Henderson eurotrust makes unsolicited bid for charter european trust with merger plans
Henderson Global Investors has made an unsolicited approach to the board of the Charter European Trust proposing to merge the trust with Henderson Eurotrust and replace Dresdner RCM as the manager.
On behalf of 29.2% of Charter's shareholders, Henderson has requisitioned an EGM of the trust to vote on the removal of members of the current board and to replace them with Preston Rabi, Tim Sinclair and George Kershaw.
If this proposal is approved, the new board intends to merge the £59.3m Henderson Eurotrust, a split capital trust with ordinary shares and zeros, with the £432.2m Charter European Trust. Simultaneously the board would propose a 75% cash exit opportunity to ordinary shareholders in both companies, thereby creating an investment trust with assets of around £100m.
The merged trust would be run in the same way as the Henderson Eurotrust, managed by Tim Stevenson. It would invest in medium/large continental European companies.
This is different to the investment mandate of Charter European, managed by Juliet Cohn, which invests in pan-European large- cap companies and is very growth orientated.
If the proposals are accepted, Henderson would act as the interim manager of Charter European to realign the assets of the trust in preparation for implementing the scheme.
The scheme, which requires the approval of both sets of shareholders, will provide ordinary shareholders with three options, elect to go into the new investment trust, elect for class A accumulation shares in the Henderson European Capital Growth Fund Oeic, and/or elect for 75% of their investment to be returned in cash.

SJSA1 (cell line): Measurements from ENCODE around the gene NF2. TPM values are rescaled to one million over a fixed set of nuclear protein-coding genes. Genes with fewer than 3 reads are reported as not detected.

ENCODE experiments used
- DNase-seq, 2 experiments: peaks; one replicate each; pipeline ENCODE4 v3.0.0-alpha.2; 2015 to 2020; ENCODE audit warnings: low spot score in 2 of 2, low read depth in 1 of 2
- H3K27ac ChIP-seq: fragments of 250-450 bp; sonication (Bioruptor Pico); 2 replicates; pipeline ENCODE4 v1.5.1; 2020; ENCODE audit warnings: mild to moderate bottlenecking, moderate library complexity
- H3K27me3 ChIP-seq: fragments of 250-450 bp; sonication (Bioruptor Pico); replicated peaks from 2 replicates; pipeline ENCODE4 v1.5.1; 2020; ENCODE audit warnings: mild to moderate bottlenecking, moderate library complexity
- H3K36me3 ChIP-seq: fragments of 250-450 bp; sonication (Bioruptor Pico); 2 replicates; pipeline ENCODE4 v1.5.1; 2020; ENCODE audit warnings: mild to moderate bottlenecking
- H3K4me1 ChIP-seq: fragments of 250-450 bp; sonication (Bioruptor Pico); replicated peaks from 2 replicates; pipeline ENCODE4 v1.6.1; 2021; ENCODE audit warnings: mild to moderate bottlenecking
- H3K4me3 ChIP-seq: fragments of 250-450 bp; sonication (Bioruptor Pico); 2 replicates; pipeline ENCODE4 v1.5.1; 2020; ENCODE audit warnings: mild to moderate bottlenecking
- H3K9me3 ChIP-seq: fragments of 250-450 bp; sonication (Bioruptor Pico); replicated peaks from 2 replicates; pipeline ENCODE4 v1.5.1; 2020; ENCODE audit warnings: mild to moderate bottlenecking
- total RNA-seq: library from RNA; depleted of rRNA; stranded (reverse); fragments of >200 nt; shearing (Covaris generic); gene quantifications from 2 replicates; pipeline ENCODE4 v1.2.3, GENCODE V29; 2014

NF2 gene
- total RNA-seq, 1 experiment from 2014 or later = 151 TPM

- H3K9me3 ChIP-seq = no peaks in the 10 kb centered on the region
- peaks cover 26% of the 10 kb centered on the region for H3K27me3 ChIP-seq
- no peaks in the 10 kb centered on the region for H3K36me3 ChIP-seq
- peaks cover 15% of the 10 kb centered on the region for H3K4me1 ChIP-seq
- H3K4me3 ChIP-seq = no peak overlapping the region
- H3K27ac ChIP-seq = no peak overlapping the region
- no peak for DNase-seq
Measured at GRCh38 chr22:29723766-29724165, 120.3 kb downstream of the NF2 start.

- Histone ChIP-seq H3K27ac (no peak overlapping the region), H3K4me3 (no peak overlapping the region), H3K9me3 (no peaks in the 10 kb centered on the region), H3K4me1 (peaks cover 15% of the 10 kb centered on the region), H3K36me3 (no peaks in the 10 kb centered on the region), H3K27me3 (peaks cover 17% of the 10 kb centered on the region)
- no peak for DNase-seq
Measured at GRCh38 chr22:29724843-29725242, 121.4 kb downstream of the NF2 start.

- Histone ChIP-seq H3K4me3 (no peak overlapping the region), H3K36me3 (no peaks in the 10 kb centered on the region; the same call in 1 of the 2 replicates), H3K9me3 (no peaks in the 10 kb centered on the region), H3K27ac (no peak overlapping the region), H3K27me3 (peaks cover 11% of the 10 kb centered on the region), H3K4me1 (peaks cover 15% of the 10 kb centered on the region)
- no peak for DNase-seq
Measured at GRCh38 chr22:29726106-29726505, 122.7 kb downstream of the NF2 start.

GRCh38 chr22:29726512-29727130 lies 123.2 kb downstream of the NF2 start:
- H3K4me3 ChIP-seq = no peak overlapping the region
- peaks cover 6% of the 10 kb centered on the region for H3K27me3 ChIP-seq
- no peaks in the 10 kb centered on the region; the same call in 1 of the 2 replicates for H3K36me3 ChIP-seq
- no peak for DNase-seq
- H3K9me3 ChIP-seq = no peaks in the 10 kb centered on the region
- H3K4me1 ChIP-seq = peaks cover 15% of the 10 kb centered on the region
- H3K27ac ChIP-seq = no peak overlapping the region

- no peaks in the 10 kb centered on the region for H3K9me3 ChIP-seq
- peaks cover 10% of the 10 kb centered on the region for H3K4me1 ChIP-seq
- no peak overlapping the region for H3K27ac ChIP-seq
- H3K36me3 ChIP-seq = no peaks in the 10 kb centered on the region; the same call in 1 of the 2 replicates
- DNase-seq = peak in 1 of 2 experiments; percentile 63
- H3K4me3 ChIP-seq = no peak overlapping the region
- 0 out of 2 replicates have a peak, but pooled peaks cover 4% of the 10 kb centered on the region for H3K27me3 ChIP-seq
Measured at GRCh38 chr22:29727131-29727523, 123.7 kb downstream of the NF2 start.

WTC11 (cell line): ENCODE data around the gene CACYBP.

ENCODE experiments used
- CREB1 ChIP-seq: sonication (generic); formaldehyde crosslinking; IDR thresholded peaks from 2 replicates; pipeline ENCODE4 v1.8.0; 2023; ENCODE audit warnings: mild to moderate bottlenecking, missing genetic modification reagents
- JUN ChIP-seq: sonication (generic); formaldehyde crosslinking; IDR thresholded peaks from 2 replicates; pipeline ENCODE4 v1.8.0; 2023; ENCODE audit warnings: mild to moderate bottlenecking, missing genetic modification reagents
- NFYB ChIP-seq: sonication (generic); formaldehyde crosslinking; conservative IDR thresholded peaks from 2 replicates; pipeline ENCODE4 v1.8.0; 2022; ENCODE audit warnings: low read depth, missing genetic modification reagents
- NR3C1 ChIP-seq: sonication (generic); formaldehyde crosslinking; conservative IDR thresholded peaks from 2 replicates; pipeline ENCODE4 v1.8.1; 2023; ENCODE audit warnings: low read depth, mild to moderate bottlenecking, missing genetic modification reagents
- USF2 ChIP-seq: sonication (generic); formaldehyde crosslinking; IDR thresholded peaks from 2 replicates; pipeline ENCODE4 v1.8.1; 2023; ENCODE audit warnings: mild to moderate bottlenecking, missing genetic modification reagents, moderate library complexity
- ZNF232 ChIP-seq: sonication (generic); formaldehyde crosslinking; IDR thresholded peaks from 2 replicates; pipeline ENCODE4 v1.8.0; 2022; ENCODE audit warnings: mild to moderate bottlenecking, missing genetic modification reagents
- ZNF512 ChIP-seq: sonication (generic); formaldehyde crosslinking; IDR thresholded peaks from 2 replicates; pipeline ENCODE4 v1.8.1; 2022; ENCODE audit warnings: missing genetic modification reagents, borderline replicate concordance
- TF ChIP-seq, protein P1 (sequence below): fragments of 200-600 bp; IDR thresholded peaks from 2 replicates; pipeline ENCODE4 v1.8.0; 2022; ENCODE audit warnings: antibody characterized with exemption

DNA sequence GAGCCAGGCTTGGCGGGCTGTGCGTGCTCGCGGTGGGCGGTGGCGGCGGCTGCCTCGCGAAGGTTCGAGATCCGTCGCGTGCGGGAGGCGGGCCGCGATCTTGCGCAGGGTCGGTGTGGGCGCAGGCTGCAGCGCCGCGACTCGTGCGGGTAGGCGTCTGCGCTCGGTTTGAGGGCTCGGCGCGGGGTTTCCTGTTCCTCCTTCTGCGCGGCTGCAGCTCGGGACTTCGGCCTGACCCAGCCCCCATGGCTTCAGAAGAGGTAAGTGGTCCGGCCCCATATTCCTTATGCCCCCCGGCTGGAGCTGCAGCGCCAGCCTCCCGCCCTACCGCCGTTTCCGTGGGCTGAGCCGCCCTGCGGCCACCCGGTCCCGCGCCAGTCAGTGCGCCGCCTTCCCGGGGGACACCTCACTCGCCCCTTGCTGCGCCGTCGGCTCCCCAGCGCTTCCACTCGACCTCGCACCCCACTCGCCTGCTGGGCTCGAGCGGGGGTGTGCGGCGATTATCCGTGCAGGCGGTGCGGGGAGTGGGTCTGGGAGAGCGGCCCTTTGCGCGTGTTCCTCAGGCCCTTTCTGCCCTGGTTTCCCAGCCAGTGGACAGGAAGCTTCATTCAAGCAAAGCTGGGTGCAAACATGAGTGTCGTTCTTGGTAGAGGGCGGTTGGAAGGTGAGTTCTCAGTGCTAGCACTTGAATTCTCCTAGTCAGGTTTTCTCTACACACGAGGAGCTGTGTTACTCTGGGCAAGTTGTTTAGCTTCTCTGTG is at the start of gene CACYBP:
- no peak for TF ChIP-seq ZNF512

For Hendersons, this new trust would provide an ideal vehicle to roll over the Eurotrust into when it winds up on 31 October 2002.
An EGM for shareholders has to be held by 5 March 2002, and if implemented, it is intended that the proposals will be completed during the first half of 2002.
However Simon White, head of investment trusts at Dresdner, argued that although Charter European has suffered this past year due to its growth strategy, over the long-term it has delivered good performance. White said: 'Now is not the time to jump out of a pan-European growth strategy as you risk missing out on the upside. What Hendersons is asking is for the trust's 10,000 individual shareholders to move to a completely different asset class.'
Charles Cade, analyst at HSBC, said these developments draw similarities to those in late 1996, when TR European Growth bid for Kleinwort European Privatisation (Kepit).
Cade said: 'That bid ultimately failed because the board of Kepit 'threw in the towel' and wound up the fund with lower expenses than would have been incurred through the bid.
'This time, we believe that Hendersons' proposals have more chance of succeeding. It has the support of major institutional shareholders and the remainder of the share capital is widely spread among private client groups, retail investors and index trackers.'
Cade said that Dresdner will put forward the argument that the scheme will be costly for shareholders and that the mandate of the new fund will be different. However, he said that it is in HSBC's belief that the odds are stacked against Dresdner given the recent track records of the two funds.
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